Hard Power, Soft Power, and the Arab Spring

Soft power defeating hard power? Egyptian protesters sleep in the tracks of tanks in Tahrir Square.

The extraordinary developments of the “Arab Spring” (which are still ongoing in Tunisia, Egypt, Libya, and elsewhere) illustrate the promise–and the limits–of “hard power” versus “soft power” in today’s world. Harvard political scientist Joseph Nye, who coined the term “soft power,” examines the sources and uses of different types of power in his book Soft Power: the Means to Success in World Politics.  This book remains an indispensable read for students of world politics.

Nye (and many other scholars) define power as the ability to influence other actors’ behavior in order to get the outcomes you want.  Hard power includes the use of both negative instruments (e.g., military force, threats of violence, economic sanctions) and positive inducements/bribes (e.g., development aid, the offer of an alliance) in order to get others to do what you want them to do.  You are basically taking an actor who doesn’t want to take “action X” and changing their calculations through external rewards or punishments so that they decide to do X.   Soft power involves influencing others through your attractive culture, values, or policies so that they actually want to be more like you or conform to the principles you espouse, and they therefore take action X of their own accord.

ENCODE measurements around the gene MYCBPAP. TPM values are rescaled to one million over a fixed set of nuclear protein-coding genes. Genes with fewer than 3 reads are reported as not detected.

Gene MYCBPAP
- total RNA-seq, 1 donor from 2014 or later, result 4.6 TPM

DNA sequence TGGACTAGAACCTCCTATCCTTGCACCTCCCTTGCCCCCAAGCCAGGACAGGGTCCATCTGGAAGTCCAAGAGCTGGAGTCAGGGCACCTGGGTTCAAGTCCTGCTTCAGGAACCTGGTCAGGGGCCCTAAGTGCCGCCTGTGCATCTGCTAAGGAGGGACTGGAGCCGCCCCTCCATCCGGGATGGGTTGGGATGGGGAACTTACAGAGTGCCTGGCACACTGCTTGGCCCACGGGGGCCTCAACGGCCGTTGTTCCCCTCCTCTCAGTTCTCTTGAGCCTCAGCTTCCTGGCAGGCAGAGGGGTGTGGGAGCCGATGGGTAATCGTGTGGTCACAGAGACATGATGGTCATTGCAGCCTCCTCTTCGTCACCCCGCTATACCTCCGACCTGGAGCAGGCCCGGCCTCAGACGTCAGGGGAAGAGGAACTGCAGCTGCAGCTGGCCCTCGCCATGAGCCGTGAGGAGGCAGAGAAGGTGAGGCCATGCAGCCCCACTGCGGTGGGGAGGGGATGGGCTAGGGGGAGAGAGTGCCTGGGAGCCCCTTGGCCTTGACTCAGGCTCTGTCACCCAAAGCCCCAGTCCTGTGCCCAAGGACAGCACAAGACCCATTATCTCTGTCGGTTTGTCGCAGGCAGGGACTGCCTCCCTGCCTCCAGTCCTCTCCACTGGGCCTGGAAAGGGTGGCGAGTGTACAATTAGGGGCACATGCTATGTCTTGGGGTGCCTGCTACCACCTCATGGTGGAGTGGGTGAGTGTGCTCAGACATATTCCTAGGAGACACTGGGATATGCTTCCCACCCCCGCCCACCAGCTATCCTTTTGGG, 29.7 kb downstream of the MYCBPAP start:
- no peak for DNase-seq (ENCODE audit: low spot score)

The developments of the Arab Spring, which began in early 2011, offer numerous examples of both hard and soft power in action.  Government crackdowns on protesters and rebels in Syria, Libya, Egypt, Yemen, and elsewhere are a classic use of hard, coercive power to affect the calculations of the anti-regime actors.  And (implicit or explicit) threats of violence by these anti-regime elements also represent attempts to employ hard power against intransigent regimes.  Such tactics do affect governments’ calculations and helped to produce the revolutions in Egypt and Tunisia.  NATO air strikes on behalf of Libya’s rebels is another clear example of hard power.  But the pro-democracy movements that have emerged in the Arab world were not bribed or coerced by external actors to take action–they are largely motivated by their attraction to democracy and human rights.  This is why many Western analysts have concluded that while hard power can overthrow governments (e.g., Iraq and Afghanistan), the best means for promoting democracy long-term is the soft power of Western ideals, culture, and rhetoric.  Real change, they contend, must come from within and cannot be imposed by hard power.

What do you think?  Can hard power be used effectively for democracy promotion?  What other examples of hard and soft power in the Arab Spring can you identify?

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One response to “Hard Power, Soft Power, and the Arab Spring

  1. Pingback: The Lack of Women in Foreign Policy Circles: Causes and Consequences | World Politics News Review

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